The Art of Extraction
When planning a dream kitchen, it’s all too easy to overlook one of most important elements – the extraction. There are so many things to think about, from cabinets and worktops to appliances, sink, tap, tiles, splashback, flooring, heating and storage, that when it comes to selecting a cooker hood, many of us only consider the style and look but its performance and power are also paramount.
Every kitchen needs efficient extraction to remove cooking odours, grease and steam and Richard Treffler, product manager for kitchens at Miele GB, has the following advice on what to consider before you buy…
1. Know the extraction rate required
To ensure your cooker hood operates to maximum efficiency; removing the grease, smells and vapours created whilst cooking, it’s imperative that you know your room size. This will then allow you to calculate the volume of air and the change of air per hour required. Miele has an online calculator to work out the optimum air throughput – simply type in the room dimensions or immediate cooking area in an open plan kitchen and the calculator tells you the optimum extraction rate needed.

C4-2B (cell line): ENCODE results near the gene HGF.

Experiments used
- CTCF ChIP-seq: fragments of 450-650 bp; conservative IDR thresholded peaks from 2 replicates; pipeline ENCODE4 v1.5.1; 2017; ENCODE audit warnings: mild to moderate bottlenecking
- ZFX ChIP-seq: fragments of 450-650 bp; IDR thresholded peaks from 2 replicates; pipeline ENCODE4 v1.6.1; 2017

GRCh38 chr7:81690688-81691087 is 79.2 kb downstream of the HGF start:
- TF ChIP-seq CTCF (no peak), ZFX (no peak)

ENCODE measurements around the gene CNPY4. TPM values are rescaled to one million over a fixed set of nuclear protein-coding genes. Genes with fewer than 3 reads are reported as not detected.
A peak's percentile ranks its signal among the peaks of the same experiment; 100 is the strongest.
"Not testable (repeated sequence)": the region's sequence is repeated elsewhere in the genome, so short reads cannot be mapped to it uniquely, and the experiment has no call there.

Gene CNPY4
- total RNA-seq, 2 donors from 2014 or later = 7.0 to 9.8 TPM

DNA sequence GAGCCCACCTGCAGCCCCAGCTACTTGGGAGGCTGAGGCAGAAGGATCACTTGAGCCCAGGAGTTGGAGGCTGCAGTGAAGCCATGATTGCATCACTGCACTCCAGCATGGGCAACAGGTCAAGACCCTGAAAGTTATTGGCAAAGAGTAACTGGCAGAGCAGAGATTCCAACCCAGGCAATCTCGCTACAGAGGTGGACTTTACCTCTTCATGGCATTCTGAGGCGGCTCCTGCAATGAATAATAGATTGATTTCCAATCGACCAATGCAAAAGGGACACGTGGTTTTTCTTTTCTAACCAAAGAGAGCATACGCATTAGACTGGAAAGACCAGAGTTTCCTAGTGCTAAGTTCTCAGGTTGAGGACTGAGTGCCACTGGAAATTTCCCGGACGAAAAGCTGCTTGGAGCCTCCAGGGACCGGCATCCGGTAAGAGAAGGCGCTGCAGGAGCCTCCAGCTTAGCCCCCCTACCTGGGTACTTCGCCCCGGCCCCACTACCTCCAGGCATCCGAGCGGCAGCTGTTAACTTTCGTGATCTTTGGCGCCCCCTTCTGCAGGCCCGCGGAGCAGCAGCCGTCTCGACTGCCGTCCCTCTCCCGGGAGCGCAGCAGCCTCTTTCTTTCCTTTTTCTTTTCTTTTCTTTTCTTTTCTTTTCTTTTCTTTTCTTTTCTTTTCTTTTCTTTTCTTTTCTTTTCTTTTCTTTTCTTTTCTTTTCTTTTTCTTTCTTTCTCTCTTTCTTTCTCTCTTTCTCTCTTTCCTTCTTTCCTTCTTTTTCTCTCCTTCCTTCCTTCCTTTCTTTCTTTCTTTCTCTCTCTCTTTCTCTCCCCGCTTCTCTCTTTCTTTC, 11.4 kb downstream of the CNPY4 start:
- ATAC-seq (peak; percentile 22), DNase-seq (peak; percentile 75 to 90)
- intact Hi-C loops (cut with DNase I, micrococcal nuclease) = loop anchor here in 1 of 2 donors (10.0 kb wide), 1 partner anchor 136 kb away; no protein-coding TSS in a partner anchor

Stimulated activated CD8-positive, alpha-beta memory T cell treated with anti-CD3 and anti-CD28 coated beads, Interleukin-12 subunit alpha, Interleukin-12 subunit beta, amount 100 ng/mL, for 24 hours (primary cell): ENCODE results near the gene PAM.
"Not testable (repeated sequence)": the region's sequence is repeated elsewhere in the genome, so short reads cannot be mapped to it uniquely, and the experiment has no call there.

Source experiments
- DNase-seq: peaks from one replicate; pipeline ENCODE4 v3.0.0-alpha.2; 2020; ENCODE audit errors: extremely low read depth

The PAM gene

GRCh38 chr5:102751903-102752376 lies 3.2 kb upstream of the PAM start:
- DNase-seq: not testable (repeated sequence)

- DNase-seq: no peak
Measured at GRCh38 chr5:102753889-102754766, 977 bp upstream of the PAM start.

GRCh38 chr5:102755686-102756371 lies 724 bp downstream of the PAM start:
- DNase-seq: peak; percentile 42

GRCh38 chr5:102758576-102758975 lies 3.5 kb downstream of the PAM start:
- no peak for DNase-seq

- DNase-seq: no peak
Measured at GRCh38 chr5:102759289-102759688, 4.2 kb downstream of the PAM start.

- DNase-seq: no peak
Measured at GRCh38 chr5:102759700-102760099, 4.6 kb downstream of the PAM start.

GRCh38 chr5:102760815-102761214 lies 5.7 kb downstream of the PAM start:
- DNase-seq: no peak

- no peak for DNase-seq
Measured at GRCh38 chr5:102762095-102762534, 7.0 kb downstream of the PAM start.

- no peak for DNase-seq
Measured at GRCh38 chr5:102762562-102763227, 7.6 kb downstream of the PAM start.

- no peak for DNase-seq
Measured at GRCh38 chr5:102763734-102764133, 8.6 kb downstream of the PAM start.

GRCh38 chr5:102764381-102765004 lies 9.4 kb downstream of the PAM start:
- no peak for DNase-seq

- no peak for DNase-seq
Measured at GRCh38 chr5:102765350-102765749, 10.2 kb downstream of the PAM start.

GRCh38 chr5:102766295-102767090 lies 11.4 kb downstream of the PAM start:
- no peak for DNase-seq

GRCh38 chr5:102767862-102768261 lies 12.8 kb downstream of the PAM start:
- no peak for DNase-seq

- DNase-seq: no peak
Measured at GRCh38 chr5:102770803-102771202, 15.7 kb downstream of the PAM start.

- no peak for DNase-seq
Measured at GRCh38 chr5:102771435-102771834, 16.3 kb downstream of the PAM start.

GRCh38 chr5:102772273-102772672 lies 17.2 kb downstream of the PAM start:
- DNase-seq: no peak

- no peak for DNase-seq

2. Extraction or recirculation?
Extraction models take odours and vapours outside of the home and require installation with ducting. Recirculation is easier to install, as the vapours are absorbed and filtered inside the kitchen using a charcoal filter to trap odours. Extraction is the ideal solution but if this isn’t possible, a good recirculating model is better than a poorly performing extracting hood.
3. The importance of ducting
Ducting and correct installation are also crucial as inefficient ducting is the number one cause of poor performance, including noise. For efficient extraction, the ducting system should be as short and straight as possible with smooth walled ducting and as few bends as possible. Miele also recommends a minimum of 150mm diameter ducting.
4. Position and width
Cooker hoods should also cover at least the width of the hob. For induction, a hood that is wider than the hob is recommended, as the vapours dissipate outwards. With gas, the vapours rise vertically in a candle-like shape, so a cooker hood that matches the width of the hob will work effectively.
5. Type of cooking
This is also a consideration. If fat is used regularly to cook with, the cooker hood should be installed closer to the hob to enable to extractor to catch as much grease as possible. This is an important consideration if you are thinking about having a ceiling hood, as you will need to consider the balance between cooker hood design and performance.
Miele has this handy video guide to cooker hoods
They also have a fantastic range of designs. Which one’s your favourite?